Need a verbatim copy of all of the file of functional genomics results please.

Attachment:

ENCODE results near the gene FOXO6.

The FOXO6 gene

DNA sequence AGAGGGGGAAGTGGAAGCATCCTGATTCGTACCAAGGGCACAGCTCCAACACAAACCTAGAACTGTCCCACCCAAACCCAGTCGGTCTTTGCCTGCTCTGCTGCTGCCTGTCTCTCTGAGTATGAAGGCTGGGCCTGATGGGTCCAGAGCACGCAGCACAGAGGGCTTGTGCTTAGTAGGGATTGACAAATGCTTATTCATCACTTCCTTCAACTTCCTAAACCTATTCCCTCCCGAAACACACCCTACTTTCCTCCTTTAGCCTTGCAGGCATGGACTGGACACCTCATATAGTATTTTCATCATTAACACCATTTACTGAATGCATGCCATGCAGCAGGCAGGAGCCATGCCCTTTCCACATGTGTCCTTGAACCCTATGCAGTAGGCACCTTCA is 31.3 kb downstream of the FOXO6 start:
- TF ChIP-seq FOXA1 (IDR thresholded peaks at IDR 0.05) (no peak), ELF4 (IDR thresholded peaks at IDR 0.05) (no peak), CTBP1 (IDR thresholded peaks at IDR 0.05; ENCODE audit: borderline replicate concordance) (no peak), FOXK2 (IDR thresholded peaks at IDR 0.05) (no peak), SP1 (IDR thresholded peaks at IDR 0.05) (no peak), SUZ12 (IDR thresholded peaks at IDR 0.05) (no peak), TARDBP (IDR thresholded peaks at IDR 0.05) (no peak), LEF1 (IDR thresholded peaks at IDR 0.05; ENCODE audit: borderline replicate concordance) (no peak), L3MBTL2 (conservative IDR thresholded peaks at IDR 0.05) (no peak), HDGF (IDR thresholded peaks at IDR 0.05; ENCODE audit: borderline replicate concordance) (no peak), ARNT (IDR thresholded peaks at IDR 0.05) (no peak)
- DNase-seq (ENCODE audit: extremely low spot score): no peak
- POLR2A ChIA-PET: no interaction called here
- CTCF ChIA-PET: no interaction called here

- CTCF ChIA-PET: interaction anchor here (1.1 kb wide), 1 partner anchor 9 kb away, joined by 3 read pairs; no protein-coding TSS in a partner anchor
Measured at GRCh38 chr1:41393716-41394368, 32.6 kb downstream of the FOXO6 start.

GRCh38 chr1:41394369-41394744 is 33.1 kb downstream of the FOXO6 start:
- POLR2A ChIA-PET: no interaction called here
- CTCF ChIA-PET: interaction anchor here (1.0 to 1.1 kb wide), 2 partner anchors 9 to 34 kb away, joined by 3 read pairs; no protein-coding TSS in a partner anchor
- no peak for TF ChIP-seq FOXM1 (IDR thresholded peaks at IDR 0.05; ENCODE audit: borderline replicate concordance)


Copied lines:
ENCODE results near the gene FOXO6.

The FOXO6 gene

DNA sequence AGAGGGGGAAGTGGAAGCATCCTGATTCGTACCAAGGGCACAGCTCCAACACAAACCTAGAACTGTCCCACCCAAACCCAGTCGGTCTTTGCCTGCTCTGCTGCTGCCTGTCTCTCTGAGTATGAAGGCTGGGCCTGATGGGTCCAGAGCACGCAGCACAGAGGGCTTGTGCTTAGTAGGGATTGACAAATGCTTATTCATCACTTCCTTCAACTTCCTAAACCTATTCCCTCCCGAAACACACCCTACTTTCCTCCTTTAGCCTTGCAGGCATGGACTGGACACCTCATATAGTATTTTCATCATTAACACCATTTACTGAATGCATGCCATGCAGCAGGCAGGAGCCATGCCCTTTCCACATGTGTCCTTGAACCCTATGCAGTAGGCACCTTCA is 31.3 kb downstream of the FOXO6 start:
- TF ChIP-seq FOXA1 (IDR thresholded peaks at IDR 0.05) (no peak), ELF4 (IDR thresholded peaks at IDR 0.05) (no peak), CTBP1 (IDR thresholded peaks at IDR 0.05; ENCODE audit: borderline replicate concordance) (no peak), FOXK2 (IDR thresholded peaks at IDR 0.05) (no peak), SP1 (IDR thresholded peaks at IDR 0.05) (no peak), SUZ12 (IDR thresholded peaks at IDR 0.05) (no peak), TARDBP (IDR thresholded peaks at IDR 0.05) (no peak), LEF1 (IDR thresholded peaks at IDR 0.05; ENCODE audit: borderline replicate concordance) (no peak), L3MBTL2 (conservative IDR thresholded peaks at IDR 0.05) (no peak), HDGF (IDR thresholded peaks at IDR 0.05; ENCODE audit: borderline replicate concordance) (no peak), ARNT (IDR thresholded peaks at IDR 0.05) (no peak)
- DNase-seq (ENCODE audit: extremely low spot score): no peak
- POLR2A ChIA-PET: no interaction called here
- CTCF ChIA-PET: no interaction called here

- CTCF ChIA-PET: interaction anchor here (1.1 kb wide), 1 partner anchor 9 kb away, joined by 3 read pairs; no protein-coding TSS in a partner anchor
Measured at GRCh38 chr1:41393716-41394368, 32.6 kb downstream of the FOXO6 start.

GRCh38 chr1:41394369-41394744 is 33.1 kb downstream of the FOXO6 start:
- POLR2A ChIA-PET: no interaction called here
- CTCF ChIA-PET: interaction anchor here (1.0 to 1.1 kb wide), 2 partner anchors 9 to 34 kb away, joined by 3 read pairs; no protein-coding TSS in a partner anchor
- no peak for TF ChIP-seq FOXM1 (IDR thresholded peaks at IDR 0.05; ENCODE audit: borderline replicate concordance)